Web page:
General Plant Information (Edit)
Plant Habit: Shrub
Tree
Sun Requirements: Full Sun
Full Sun to Partial Shade
Water Preferences: Wet
Wet Mesic
Soil pH Preferences: Slightly acid (6.1 – 6.5)
Neutral (6.6 – 7.3)
Minimum cold hardiness: Zone 2 -45.6 °C (-50 °F) to -42.8 °C (-45°F)
Maximum recommended zone: Zone 8b
Plant Height: 6 to 8 feet, occasionally to 20 feet, even rarely 30 feet
Leaves: Deciduous
Fruit: Edible to birds
Flowers: Inconspicuous
Flower Color: Green
Yellow
Flower Time: Spring
Late spring or early summer
Underground structures: Rhizome
Dynamic Accumulator: Mg (Magnesium)
Resistances: Flood Resistant
Propagation: Seeds: Sow in situ
Propagation: Other methods: Cuttings: Stem
Stolons and runners
Pollinators: Wind
Miscellaneous: Tolerates poor soil
Dioecious
Conservation status: Least Concern (LC)

Conservation status:
Conservation status: Least Concern
Image
Common names
  • Sand-Bar Willow
  • Sandbar Willow
  • Coyote Willow
  • Narrowleaf Willow
Botanical names
  • Accepted: Salix interior
  • Synonym: Salix exigua var. pedicellata
  • Synonym: Salix exigua var. exterior
  • Synonym: Salix exigua f. wheeleri
  • Synonym: Salix exigua var. sericans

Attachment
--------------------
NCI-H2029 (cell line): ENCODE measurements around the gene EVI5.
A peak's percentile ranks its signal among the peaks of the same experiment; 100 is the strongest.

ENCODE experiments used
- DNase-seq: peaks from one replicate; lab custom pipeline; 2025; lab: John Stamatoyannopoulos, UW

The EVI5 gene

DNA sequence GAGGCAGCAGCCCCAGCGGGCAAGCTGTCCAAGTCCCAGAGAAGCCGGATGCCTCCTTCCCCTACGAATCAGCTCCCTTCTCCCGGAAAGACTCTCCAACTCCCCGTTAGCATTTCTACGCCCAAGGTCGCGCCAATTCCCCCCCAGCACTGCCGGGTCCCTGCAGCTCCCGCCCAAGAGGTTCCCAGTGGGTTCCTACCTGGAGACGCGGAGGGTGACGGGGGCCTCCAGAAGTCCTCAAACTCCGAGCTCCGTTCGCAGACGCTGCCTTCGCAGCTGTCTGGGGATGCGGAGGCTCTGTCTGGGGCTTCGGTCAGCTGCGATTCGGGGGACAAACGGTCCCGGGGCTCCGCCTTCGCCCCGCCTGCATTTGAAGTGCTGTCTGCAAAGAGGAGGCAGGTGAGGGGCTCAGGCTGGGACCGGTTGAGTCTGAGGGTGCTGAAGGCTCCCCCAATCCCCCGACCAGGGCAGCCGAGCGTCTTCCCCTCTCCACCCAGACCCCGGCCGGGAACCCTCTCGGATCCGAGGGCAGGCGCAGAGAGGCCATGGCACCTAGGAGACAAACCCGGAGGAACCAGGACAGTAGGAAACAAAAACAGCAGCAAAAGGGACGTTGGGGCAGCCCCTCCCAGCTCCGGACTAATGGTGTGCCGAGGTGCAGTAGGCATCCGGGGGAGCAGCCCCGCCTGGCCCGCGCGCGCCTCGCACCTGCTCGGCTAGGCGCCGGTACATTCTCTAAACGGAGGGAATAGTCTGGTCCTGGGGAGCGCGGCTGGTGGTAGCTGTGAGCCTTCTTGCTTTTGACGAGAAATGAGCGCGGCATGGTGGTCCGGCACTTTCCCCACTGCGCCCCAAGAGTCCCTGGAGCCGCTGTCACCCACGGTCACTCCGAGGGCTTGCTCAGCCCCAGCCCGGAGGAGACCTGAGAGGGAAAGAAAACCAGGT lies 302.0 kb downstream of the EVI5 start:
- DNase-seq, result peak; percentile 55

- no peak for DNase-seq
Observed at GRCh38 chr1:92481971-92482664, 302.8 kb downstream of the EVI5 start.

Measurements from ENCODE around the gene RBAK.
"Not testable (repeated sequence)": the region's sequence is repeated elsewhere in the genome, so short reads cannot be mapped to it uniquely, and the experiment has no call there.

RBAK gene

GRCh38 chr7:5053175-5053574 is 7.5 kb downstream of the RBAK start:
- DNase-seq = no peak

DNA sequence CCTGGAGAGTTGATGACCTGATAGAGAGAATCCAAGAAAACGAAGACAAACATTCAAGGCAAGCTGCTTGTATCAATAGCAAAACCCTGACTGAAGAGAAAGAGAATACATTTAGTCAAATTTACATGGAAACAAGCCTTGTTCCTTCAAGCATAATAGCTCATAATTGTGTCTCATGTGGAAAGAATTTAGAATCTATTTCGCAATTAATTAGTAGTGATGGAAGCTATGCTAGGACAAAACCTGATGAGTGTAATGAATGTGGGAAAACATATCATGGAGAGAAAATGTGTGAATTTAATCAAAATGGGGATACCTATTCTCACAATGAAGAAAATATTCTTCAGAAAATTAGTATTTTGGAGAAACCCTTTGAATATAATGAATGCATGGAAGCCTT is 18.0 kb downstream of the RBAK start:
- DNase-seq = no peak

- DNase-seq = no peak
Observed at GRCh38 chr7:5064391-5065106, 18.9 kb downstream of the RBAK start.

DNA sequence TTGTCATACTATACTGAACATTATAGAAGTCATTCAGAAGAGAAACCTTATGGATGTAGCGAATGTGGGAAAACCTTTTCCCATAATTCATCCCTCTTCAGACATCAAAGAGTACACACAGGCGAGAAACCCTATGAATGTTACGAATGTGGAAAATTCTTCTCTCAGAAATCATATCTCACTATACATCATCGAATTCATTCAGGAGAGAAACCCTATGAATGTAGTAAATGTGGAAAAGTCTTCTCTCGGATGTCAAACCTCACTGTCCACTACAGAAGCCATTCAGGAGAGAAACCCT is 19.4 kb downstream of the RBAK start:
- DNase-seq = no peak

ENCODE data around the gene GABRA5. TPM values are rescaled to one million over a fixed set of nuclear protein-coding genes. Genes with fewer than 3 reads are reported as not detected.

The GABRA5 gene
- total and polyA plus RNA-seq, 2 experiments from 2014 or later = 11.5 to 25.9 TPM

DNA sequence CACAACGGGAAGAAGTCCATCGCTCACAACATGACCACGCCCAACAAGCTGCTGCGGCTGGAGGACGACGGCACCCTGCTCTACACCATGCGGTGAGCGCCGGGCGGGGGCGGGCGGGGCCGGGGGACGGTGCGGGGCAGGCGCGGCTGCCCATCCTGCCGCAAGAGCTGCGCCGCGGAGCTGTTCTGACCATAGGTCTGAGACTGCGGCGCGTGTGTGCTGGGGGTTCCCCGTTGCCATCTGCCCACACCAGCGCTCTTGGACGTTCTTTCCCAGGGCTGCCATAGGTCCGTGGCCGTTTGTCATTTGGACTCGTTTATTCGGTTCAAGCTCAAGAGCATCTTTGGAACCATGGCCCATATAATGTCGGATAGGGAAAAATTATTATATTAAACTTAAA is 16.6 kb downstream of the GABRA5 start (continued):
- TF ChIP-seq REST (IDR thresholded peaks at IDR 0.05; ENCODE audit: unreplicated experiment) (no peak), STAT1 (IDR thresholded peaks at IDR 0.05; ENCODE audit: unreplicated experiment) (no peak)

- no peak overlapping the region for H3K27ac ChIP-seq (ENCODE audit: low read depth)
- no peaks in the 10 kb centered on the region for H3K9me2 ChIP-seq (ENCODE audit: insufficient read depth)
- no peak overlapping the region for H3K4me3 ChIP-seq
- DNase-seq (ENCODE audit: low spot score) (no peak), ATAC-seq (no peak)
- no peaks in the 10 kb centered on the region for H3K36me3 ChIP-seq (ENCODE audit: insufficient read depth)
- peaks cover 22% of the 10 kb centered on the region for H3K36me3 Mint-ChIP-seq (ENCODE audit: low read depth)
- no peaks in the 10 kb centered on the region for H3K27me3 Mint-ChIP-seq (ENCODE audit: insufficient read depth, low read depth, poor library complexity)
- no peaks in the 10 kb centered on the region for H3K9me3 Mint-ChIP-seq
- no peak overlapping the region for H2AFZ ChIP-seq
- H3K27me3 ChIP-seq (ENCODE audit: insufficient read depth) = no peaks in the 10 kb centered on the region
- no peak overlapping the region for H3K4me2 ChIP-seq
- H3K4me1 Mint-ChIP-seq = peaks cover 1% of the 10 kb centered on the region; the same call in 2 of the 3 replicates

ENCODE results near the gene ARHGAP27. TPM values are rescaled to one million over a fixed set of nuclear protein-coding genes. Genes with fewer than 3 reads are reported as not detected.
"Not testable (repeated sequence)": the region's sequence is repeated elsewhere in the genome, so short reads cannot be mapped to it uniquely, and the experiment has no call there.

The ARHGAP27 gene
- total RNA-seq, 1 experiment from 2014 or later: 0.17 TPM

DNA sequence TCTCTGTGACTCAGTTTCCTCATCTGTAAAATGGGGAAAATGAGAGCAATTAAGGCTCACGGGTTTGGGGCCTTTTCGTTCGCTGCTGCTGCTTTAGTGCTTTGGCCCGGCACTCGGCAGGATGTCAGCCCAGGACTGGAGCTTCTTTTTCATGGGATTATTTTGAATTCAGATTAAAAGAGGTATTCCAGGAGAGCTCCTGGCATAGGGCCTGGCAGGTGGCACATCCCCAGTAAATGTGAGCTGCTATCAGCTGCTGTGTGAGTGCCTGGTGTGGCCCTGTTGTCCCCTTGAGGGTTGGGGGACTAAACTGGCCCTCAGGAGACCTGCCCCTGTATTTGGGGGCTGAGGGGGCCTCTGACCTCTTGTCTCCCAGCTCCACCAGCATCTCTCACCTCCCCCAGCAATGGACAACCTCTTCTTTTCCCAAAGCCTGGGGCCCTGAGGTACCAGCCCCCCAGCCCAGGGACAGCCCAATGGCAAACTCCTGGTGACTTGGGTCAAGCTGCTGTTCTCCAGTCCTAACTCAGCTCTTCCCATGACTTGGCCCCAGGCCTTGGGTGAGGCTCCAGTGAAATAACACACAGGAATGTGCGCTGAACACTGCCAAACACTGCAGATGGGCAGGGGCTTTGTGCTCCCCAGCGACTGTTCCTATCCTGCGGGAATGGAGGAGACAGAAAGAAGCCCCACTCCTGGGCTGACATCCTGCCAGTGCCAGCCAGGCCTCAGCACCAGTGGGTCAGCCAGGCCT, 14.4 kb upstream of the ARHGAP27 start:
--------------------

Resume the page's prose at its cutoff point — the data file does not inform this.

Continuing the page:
Photo Gallery
Comments:
  • Posted by ILPARW (southeast Pennsylvania - Zone 6b) on Jul 10, 2019 10:33 AM concerning plant:
    Sanbar Willow is usually a little-branched upright shrub about 8 feet high, but it infrequently can be a small tree 20 to 30 feet with a trunk 3 to 6 inches in diameter. It has the narrowest leaves of about all willows that are 2 to 6 inches long by 1/8th to 3/8th inches wide. These linear leaves have small, distinct teeth on the margins widely spaced apart from each other. The top of the leaves are medium green and the bottoms a little lighter green. Being dioecious like other willow, the male catkins are about 1 to 2 inches long, narrowly cylindrical, with no petals or sepals, but with prominent yellow stamen. The female catkins are 1.5 to 3 inches long and mostly green, turning brownish later. This species keeps putting out catkins later than other willows, into Late June or July. It has a large native range from Louisiana & east Texas & Mississippi to most of Montana to the west and to West Virginia and to New England on the east, then up Canada into central Alaska, growing in wet places. It is a common shrub willow species in much of its range. It spreads by underground runners to form a colony. A few native plant nurseries sell some.

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